Comparison of economic and environmental impacts between disposable and reusable instruments used for laparoscopic cholecystectomy

  • S. Adler
  • M. Scherrer
  • K. D. Rückauer
  • F. D. Daschner
Original article

Abstract

Background:

The economic and environmental effects were compared between disposable and reusable instruments used for laparoscopic cholecystectomy. Special consideration was given to the processing of reusable instruments in the Miele G 7736 CD MCU washer disinfector and the resultant cost of sterilization.

Methods:

The instruments frequently used in their disposable form were identified with the help of surgeons. Thus, of all the instruments used for laparoscopic cholecystectomy, the disposable and reusable versions of trocars, scissors, and Veress cannula were compared.

Results:

For the case examined in this study, the performance of laparoscopic cholecystectomy with disposable instruments was 19 times more expensive that for reusable instruments. The higher cost of using disposable instruments is primarily attributable to the purchase price of the instruments. The processing of reusable instruments has little significance in terms of cost, whereas the cost for disposing of disposable instruments is the least significant factor. The number of laparoscopic cholecystectomies performed per year does not substantially influence cost. In the authors’ opinion, assessment of the environmental consequences shows that reusable instruments are environmentally advantageous.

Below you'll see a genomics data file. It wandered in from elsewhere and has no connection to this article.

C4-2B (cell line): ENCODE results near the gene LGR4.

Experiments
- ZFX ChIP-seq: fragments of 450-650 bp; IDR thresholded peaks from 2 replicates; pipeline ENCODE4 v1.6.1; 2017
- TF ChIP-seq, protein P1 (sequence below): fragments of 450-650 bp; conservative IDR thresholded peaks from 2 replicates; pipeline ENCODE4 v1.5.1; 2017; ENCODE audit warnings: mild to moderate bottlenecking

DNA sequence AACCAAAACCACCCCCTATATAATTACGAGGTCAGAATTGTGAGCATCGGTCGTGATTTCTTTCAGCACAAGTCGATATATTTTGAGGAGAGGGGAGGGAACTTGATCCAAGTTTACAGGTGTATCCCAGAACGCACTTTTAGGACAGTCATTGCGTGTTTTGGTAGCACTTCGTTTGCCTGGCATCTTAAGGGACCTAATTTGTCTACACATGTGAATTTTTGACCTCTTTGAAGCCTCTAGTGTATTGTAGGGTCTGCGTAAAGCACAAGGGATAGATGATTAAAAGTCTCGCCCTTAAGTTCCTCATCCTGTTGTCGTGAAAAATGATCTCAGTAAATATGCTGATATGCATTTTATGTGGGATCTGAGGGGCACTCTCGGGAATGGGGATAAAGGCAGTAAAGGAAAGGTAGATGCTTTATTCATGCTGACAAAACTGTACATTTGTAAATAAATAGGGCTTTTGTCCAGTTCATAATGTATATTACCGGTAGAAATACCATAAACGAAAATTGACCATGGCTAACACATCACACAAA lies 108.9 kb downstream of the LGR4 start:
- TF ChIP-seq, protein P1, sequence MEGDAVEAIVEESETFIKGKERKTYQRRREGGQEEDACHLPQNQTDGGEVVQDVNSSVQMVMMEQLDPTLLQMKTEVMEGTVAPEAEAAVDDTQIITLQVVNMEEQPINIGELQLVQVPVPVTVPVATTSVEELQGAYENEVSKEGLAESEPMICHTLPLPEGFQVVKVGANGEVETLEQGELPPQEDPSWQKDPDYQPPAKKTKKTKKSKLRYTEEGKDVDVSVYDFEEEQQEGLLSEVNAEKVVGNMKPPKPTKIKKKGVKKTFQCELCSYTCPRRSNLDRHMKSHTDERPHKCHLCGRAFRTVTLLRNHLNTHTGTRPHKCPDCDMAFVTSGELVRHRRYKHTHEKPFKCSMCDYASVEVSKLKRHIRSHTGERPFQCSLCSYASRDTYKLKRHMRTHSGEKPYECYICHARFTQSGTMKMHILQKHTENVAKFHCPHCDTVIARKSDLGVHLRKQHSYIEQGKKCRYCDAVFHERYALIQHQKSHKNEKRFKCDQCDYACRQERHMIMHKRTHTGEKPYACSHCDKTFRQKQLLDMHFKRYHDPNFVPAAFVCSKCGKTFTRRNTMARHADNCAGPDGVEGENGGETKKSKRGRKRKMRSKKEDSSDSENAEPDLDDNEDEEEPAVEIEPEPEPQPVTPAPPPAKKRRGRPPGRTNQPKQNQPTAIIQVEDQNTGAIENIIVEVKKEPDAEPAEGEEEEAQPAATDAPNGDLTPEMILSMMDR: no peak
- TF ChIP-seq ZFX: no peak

Conclusions:

Considering the upward pressure of costs in hospitals, disposable instruments should be used for laparoscopic cholecystectomy only if they offer clear advantages over reusable instruments.

Keywords

Laparoscopic cholecystectomy Sterilization costs Disposable instruments Reusable instruments Environmental effects 

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Copyright information

© Springer Science+Business Media, Inc. 2004

Authors and Affiliations

  • S. Adler
    • 1
  • M. Scherrer
    • 1
  • K. D. Rückauer
    • 2
  • F. D. Daschner
    • 1
  1. 1.Institute of Environmental Medicine and Hospital Epidemiology, Freiburg University HospitalFreiburgGermany
  2. 2.Department of General SurgeryFreiburg University HospitalFreiburgGermany

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